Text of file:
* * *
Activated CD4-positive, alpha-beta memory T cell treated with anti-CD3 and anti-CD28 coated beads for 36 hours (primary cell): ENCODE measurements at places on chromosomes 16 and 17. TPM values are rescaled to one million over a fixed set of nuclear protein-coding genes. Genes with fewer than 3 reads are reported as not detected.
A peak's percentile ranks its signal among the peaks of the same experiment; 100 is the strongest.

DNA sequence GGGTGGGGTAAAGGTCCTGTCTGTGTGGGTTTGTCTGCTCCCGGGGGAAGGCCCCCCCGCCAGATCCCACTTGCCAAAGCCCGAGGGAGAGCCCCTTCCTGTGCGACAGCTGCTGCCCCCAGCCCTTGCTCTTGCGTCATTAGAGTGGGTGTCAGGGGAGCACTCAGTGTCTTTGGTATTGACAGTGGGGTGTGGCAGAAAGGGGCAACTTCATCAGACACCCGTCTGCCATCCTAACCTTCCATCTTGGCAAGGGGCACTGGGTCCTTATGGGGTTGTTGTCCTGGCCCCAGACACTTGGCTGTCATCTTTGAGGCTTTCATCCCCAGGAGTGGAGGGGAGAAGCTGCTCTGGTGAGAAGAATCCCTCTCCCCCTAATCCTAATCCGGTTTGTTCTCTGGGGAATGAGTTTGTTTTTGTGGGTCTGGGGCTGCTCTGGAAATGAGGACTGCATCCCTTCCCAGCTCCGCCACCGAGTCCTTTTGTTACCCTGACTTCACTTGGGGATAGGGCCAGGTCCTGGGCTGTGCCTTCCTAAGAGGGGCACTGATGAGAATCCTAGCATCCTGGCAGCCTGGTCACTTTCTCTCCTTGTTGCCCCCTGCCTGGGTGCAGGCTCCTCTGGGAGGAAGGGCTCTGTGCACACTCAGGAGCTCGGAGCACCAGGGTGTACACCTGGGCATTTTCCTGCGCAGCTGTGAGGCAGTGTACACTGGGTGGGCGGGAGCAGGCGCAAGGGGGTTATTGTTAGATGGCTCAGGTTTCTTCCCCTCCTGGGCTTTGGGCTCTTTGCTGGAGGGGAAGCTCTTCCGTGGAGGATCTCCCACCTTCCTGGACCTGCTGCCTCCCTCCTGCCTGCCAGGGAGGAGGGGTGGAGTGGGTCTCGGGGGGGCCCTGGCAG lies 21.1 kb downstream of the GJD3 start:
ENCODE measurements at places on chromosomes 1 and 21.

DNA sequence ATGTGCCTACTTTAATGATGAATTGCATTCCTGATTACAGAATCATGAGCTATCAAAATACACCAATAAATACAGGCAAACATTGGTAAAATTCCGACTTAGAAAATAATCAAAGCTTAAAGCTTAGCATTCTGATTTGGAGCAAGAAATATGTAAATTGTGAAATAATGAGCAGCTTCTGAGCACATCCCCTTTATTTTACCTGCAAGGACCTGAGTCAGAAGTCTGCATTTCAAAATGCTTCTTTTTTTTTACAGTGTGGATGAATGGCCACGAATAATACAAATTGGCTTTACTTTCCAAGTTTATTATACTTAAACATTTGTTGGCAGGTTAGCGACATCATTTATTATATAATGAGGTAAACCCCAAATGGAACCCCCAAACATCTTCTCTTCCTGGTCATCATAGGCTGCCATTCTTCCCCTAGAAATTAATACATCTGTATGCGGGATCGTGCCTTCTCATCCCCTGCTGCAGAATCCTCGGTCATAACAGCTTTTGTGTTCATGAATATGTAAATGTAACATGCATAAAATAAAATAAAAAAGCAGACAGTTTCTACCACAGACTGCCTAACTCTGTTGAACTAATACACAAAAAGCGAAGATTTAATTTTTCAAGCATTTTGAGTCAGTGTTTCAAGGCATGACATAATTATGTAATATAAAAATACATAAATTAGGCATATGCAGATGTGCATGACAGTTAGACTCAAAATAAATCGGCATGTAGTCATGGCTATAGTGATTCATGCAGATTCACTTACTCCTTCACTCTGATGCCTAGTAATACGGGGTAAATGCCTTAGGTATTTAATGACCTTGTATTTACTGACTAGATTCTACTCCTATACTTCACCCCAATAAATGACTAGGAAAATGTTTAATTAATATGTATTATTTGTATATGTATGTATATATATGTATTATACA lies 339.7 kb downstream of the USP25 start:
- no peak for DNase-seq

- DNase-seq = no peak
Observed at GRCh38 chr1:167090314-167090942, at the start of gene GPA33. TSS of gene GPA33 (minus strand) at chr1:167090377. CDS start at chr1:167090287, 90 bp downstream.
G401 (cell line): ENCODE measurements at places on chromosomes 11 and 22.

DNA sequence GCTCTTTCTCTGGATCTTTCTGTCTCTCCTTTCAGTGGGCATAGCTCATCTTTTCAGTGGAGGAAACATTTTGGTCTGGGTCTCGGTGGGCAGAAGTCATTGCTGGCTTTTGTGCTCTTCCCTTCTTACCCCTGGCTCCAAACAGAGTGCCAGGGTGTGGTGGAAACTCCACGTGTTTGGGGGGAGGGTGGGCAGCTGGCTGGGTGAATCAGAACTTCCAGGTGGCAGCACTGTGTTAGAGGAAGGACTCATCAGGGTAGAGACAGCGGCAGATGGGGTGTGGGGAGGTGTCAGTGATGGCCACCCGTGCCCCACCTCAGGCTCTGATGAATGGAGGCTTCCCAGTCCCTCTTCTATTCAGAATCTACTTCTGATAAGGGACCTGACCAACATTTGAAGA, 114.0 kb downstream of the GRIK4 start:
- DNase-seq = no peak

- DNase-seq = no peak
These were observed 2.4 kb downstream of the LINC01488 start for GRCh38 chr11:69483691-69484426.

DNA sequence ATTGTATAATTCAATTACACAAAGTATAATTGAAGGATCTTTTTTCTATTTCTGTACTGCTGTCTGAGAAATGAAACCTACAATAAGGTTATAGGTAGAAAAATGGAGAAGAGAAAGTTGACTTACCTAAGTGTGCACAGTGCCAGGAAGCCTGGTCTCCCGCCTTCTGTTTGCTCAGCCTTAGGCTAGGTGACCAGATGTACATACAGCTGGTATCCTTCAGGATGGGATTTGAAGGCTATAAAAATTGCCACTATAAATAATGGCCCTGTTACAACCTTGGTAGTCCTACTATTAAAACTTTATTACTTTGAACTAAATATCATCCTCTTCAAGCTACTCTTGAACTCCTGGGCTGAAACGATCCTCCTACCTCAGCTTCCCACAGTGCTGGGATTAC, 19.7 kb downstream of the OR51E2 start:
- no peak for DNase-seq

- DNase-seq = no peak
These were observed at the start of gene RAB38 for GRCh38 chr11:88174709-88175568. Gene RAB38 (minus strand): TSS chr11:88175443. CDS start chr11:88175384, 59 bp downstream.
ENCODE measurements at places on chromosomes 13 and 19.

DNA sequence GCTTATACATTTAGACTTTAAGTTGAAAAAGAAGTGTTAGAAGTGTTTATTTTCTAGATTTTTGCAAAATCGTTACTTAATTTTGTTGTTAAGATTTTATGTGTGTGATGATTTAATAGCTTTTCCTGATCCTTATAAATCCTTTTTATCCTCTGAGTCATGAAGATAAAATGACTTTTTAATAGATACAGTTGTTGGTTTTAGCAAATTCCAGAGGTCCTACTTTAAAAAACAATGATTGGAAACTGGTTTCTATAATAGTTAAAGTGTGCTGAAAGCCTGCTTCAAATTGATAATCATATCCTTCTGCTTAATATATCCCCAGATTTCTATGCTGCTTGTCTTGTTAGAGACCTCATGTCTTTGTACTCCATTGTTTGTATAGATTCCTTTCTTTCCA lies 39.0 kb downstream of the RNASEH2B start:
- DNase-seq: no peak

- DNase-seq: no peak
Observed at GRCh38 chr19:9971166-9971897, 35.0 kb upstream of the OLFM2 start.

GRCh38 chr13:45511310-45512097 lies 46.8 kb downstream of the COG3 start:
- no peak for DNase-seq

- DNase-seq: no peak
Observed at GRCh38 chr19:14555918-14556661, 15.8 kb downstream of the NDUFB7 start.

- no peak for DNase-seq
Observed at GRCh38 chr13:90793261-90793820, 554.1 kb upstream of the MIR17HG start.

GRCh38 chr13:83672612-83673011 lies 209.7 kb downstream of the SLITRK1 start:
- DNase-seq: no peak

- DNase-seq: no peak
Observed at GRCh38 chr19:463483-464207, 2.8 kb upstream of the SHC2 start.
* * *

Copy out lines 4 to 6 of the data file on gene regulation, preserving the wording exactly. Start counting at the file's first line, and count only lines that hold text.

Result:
ENCODE measurements at places on chromosomes 1 and 21.

DNA sequence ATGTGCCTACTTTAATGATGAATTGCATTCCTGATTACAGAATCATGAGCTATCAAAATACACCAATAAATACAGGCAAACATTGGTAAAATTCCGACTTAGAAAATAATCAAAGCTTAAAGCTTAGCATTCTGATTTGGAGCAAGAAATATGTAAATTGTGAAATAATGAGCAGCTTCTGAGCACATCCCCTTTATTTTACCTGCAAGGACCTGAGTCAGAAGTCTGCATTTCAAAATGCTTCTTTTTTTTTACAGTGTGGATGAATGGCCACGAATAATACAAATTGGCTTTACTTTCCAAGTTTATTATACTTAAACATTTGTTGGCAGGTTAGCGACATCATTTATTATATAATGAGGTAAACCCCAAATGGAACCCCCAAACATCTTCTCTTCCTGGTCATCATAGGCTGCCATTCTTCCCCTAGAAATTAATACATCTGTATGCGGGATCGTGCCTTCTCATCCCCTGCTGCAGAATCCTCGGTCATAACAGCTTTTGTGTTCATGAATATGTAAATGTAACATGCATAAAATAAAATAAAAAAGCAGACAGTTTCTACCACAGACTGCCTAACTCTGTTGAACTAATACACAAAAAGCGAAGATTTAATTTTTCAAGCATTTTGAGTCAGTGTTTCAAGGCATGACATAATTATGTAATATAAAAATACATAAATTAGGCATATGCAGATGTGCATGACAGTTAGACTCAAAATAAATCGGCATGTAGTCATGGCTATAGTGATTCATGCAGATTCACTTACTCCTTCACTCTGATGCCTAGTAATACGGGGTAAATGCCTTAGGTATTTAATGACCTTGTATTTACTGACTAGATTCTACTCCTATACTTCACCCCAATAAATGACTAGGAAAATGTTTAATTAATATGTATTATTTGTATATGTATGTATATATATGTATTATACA lies 339.7 kb downstream of the USP25 start:
- no peak for DNase-seq